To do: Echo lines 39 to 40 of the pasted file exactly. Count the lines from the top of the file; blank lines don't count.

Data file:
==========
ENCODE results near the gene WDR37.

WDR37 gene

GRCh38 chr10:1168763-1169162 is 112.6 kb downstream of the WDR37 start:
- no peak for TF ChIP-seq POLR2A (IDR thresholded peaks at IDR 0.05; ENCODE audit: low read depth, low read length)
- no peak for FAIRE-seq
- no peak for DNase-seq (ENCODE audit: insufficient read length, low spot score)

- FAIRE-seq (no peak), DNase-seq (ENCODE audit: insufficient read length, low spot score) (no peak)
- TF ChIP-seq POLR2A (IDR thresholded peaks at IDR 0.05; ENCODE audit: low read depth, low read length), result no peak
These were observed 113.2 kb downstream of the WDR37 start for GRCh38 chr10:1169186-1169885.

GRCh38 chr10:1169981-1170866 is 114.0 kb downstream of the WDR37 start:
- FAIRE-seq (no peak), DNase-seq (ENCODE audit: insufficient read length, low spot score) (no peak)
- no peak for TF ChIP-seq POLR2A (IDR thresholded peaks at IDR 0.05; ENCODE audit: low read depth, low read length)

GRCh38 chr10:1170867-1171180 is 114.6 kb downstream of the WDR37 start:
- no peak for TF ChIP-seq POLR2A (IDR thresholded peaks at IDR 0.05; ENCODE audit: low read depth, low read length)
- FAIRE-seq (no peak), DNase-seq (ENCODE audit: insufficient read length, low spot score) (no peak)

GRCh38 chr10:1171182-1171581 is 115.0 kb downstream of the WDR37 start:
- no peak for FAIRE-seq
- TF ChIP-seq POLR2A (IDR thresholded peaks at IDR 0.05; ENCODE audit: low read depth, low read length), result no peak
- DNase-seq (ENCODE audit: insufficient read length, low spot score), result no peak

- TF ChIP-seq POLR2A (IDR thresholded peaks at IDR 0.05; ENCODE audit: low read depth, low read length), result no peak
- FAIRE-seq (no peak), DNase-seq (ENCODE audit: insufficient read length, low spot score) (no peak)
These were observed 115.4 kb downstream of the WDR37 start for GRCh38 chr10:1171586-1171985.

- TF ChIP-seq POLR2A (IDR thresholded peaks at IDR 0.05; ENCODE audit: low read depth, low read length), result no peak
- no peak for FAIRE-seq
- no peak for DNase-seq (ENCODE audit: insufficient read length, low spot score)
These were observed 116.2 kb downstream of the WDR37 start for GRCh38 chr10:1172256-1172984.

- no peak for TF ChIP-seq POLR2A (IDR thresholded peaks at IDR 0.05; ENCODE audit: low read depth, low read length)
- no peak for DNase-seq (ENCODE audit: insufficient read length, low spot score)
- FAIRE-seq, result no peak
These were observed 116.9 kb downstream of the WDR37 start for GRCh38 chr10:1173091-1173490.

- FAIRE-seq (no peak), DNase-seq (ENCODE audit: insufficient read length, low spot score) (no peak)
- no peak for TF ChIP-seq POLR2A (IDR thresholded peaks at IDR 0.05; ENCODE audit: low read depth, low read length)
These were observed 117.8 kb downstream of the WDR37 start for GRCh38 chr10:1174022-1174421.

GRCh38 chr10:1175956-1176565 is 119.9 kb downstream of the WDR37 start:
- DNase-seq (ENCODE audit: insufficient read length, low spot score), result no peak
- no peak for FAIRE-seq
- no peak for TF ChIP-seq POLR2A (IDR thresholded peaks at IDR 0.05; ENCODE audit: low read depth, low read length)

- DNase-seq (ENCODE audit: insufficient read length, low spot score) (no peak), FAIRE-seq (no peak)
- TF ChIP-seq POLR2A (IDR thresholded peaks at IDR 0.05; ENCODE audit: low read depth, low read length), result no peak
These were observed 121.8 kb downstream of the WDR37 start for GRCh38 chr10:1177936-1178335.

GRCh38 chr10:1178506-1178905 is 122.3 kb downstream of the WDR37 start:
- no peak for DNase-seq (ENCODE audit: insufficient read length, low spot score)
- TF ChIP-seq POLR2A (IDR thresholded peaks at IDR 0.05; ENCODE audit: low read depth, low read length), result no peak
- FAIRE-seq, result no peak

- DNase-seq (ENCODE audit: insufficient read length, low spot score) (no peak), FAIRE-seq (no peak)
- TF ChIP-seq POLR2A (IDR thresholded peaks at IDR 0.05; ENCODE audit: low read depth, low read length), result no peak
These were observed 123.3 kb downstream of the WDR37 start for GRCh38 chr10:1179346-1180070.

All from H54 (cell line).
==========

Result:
- TF ChIP-seq POLR2A (IDR thresholded peaks at IDR 0.05; ENCODE audit: low read depth, low read length), result no peak
These were observed 121.8 kb downstream of the WDR37 start for GRCh38 chr10:1177936-1178335.